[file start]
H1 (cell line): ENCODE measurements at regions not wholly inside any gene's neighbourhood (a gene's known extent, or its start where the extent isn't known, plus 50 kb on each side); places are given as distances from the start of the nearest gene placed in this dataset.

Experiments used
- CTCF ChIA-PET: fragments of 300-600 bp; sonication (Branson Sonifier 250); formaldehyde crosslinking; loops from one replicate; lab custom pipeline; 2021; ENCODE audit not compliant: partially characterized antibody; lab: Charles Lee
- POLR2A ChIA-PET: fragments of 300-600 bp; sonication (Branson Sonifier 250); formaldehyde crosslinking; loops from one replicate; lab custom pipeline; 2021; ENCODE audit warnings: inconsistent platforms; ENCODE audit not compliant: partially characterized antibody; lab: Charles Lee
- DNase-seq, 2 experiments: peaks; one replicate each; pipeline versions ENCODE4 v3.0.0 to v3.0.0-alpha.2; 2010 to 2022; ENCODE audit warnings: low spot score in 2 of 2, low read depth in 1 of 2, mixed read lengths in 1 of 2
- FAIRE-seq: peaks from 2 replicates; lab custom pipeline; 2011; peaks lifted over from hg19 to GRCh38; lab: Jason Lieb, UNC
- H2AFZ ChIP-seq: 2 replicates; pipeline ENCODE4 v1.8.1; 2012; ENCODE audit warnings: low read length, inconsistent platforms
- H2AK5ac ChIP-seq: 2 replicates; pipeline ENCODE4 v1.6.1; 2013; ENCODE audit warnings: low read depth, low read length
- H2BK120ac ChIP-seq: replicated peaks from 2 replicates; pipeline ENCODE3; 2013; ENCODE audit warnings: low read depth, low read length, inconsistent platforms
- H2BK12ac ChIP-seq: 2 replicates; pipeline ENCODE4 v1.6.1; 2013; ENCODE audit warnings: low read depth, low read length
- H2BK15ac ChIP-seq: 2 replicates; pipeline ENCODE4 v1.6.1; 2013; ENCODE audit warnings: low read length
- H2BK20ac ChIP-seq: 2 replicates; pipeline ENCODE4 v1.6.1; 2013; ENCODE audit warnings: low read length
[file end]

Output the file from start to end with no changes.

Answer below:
H1 (cell line): ENCODE measurements at regions not wholly inside any gene's neighbourhood (a gene's known extent, or its start where the extent isn't known, plus 50 kb on each side); places are given as distances from the start of the nearest gene placed in this dataset.

Experiments used
- CTCF ChIA-PET: fragments of 300-600 bp; sonication (Branson Sonifier 250); formaldehyde crosslinking; loops from one replicate; lab custom pipeline; 2021; ENCODE audit not compliant: partially characterized antibody; lab: Charles Lee
- POLR2A ChIA-PET: fragments of 300-600 bp; sonication (Branson Sonifier 250); formaldehyde crosslinking; loops from one replicate; lab custom pipeline; 2021; ENCODE audit warnings: inconsistent platforms; ENCODE audit not compliant: partially characterized antibody; lab: Charles Lee
- DNase-seq, 2 experiments: peaks; one replicate each; pipeline versions ENCODE4 v3.0.0 to v3.0.0-alpha.2; 2010 to 2022; ENCODE audit warnings: low spot score in 2 of 2, low read depth in 1 of 2, mixed read lengths in 1 of 2
- FAIRE-seq: peaks from 2 replicates; lab custom pipeline; 2011; peaks lifted over from hg19 to GRCh38; lab: Jason Lieb, UNC
- H2AFZ ChIP-seq: 2 replicates; pipeline ENCODE4 v1.8.1; 2012; ENCODE audit warnings: low read length, inconsistent platforms
- H2AK5ac ChIP-seq: 2 replicates; pipeline ENCODE4 v1.6.1; 2013; ENCODE audit warnings: low read depth, low read length
- H2BK120ac ChIP-seq: replicated peaks from 2 replicates; pipeline ENCODE3; 2013; ENCODE audit warnings: low read depth, low read length, inconsistent platforms
- H2BK12ac ChIP-seq: 2 replicates; pipeline ENCODE4 v1.6.1; 2013; ENCODE audit warnings: low read depth, low read length
- H2BK15ac ChIP-seq: 2 replicates; pipeline ENCODE4 v1.6.1; 2013; ENCODE audit warnings: low read length
- H2BK20ac ChIP-seq: 2 replicates; pipeline ENCODE4 v1.6.1; 2013; ENCODE audit warnings: low read length